Approach to a successful logo


Approach to a successful logo: A logo is a design/emblem/trademark of a company. Brand, on the other hand, is an idea or image associated by consumers with a particular product or service. The two are highly interdependent concepts; each depends on the other for success. A brand must use a logo to create a lasting impression on their customers. If the logo design is poor, then it won’t achieve the intended effect. In the same vein, a smartly designed logo won’t create much of an impact if the brand it represents is not well-received.

To come up with a successful logo then, designers must approach from both the company and the customer’s perspectives. You have to create a logo that effectively captures the company’s identity. At the same time, it should connect to customers. Here are two basic steps every logo designer should take before designing a logo.

  1. Know the company. No designer should start designing a logo without doing prior research. You need to know first your client’s marketing or branding strategy. The logo you create should be consistent with the rest of the brand. You should also know your client’s target market in order to create a logo that connects with company’s customer base. Learn their needs and wants, the color they respond to. This shouldn’t be involved too much work as most businesses have already researched the answers when they created their marketing strategy. The information you gather from your research will give shape and life to your logo. You will realize, too, that research will help a lot in the brainstorming and conceptualization process.
  2. Pick a catchy name. If you are tasked with coming up with a brand name also, it would be a lot tougher than you can imagine; the challenge is it should be instantly recognizable. On the other hand, you can also have a lot of fun with it. A brand name can be based on religious belief (Canon), whimsical (Sony), or a simple word (Apple).  No matter your choice, the name should be recognizable and great sounding. It must carry enough weight.

A Logo That Stands Out 

A logo should be distinctive and therefore calls for strong imagination and attention to detail. But how do you make it stand out from the competition while enhancing your client’s brands. Here are some design basics to consider.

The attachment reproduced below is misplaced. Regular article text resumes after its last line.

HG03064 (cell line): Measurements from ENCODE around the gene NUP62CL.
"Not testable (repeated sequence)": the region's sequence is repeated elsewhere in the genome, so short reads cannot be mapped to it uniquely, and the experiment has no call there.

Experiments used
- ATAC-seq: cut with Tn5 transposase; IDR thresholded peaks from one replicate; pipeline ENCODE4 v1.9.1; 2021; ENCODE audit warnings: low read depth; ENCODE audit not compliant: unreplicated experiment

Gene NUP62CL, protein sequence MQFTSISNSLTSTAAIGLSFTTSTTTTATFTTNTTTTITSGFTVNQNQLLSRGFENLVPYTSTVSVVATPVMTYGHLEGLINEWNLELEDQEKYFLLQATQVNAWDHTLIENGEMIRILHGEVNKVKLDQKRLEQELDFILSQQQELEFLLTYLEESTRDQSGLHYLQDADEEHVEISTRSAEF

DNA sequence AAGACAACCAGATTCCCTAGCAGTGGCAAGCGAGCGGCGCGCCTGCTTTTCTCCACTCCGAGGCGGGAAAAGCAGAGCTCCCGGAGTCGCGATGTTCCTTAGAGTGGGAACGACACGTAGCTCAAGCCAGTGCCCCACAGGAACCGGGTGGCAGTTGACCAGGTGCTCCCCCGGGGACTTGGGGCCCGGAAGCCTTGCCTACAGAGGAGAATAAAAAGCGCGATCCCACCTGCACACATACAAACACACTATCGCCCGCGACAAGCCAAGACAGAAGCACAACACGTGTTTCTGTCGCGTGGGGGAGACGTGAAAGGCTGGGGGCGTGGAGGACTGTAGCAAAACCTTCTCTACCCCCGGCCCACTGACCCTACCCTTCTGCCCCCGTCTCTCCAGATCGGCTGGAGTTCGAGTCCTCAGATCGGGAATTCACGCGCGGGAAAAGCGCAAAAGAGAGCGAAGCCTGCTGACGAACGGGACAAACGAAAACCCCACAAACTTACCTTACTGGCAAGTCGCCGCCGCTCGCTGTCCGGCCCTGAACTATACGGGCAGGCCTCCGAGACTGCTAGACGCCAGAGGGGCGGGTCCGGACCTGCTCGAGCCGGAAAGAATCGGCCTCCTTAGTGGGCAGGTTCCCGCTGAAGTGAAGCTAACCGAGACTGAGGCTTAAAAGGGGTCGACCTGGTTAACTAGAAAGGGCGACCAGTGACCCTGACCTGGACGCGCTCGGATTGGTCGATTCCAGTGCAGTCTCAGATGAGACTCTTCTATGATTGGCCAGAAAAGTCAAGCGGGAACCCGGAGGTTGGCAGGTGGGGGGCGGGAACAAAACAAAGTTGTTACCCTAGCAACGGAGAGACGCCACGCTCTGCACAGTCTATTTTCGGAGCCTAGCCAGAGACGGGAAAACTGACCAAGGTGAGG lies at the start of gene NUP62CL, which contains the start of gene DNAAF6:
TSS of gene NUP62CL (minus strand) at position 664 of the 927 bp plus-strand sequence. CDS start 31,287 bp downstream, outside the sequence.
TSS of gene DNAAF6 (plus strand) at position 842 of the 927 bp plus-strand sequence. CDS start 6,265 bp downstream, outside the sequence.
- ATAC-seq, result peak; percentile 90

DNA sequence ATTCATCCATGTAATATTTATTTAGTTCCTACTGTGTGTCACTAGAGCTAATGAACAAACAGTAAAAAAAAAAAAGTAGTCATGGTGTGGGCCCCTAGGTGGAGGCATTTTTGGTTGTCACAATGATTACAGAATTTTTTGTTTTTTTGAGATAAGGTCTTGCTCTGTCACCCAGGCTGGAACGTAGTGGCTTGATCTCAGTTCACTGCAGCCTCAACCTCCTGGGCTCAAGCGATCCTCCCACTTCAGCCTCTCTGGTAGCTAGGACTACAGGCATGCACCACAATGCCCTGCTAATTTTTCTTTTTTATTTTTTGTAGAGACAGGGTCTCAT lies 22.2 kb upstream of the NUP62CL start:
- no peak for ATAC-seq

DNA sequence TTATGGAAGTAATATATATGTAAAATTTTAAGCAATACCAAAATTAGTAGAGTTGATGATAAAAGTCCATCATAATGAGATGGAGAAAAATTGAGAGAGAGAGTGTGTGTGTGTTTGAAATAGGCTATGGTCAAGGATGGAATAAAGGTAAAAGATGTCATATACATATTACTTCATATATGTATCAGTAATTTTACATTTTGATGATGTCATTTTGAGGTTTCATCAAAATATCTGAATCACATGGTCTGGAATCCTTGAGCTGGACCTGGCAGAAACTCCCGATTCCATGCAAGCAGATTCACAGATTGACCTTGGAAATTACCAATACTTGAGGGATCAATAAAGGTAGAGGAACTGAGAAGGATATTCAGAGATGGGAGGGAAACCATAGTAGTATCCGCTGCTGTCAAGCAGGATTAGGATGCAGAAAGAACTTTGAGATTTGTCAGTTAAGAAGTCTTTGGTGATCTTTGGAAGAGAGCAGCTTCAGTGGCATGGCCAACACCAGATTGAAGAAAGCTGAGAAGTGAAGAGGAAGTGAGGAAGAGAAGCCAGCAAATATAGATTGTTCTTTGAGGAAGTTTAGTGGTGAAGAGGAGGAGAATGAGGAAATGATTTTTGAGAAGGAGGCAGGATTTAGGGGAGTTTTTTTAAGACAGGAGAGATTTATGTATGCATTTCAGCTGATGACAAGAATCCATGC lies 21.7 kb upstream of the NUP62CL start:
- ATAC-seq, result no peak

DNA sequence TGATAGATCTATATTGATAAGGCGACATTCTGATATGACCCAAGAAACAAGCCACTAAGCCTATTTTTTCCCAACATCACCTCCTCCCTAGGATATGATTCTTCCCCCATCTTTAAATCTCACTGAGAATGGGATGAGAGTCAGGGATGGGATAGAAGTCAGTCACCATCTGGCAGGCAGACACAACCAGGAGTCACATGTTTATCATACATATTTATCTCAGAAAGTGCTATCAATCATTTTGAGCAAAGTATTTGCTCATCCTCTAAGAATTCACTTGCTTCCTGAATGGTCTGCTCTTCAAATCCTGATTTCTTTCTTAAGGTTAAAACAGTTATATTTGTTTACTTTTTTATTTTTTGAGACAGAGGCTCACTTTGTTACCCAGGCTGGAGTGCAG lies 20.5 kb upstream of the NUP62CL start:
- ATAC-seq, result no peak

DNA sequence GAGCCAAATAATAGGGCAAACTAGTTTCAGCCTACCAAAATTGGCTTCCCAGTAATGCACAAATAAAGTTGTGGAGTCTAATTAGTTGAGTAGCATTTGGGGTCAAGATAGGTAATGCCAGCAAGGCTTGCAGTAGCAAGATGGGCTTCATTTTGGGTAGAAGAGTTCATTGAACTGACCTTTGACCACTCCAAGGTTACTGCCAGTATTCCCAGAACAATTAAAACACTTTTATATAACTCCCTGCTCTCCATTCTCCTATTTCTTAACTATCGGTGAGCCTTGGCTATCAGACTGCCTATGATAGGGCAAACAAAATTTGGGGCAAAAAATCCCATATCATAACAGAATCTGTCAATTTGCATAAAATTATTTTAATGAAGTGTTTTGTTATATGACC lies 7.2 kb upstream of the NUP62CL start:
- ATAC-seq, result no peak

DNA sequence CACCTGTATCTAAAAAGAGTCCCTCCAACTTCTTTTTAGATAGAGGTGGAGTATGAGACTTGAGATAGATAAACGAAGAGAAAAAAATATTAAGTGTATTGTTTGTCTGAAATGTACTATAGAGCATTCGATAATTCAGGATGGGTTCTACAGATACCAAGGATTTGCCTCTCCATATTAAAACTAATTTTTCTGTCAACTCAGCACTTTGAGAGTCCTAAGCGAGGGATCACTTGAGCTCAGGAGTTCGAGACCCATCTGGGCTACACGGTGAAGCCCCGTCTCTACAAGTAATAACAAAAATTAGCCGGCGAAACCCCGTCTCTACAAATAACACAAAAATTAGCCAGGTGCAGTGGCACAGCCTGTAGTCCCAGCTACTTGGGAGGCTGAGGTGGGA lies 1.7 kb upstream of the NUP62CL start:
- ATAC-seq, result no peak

1. Choose the right typography. The size and style of typeface used in a logo says much what a business is about.  Find out what typefaces are commonly used in your client’s industry. A slanted typeface indicates movement and is suited for services that depend on speed (e.g. courier services). Formal companies such as educational institutions typically use Trojan Pro, while the fashion industry uses ITC Avant Garde Gothic. Again, make sure the typeface you choose is in line with your client’s goals.
  2. Pick the right color. Shell’s original logo was an unattractive black and white. It was only when the company changed the logo color to red and yellow that it becomes more memorable. Starbuck’s original color was brown; it didn’t stand out from many other coffee brands that used the same color. Today, when you put the green Starbucks beside these brown logos, your eyes immediately go to the green brand. As with picking a typeface, there are no hard rules to stand by when it comes to picking the ideal color. You don’t even have to base it on the product, but find out what your client’s target consumer’s psychology, and you’ll get there.
  3. Pick your logo layout. The layout of the various elements of your logo can have a dramatic effect on the way your audience would perceive the company. Usually you would go for common layouts such as vertical or horizontal but you may also have to explore other non-symmetric layouts that would involve integrating the various elements of the logo tightly.
  4. Make sure it is scalable. You might think the logo is going to blow up to the whole side of a 15 X 30 feet billboard. However, you also have to consider that your client might be going to use in their letterhead, email, business card, and the likes. The logo should be clear and readable on a large scale and on a tiny scale. Speaking of readability, the secret, really, is to make the design simple yet bold. Customers should be able to distinguish it at a glance. That’s what makes Apple, McDonald’s, Toyota, Nike, and other popular brands work.

A logo is effective if it establishes trust and convinces consumers of the quality of a product or service. It should mirror the confidence of a brand and it should come with an attractive, easy-to-read, recognizable style.  They should help a company stand out from the crowd.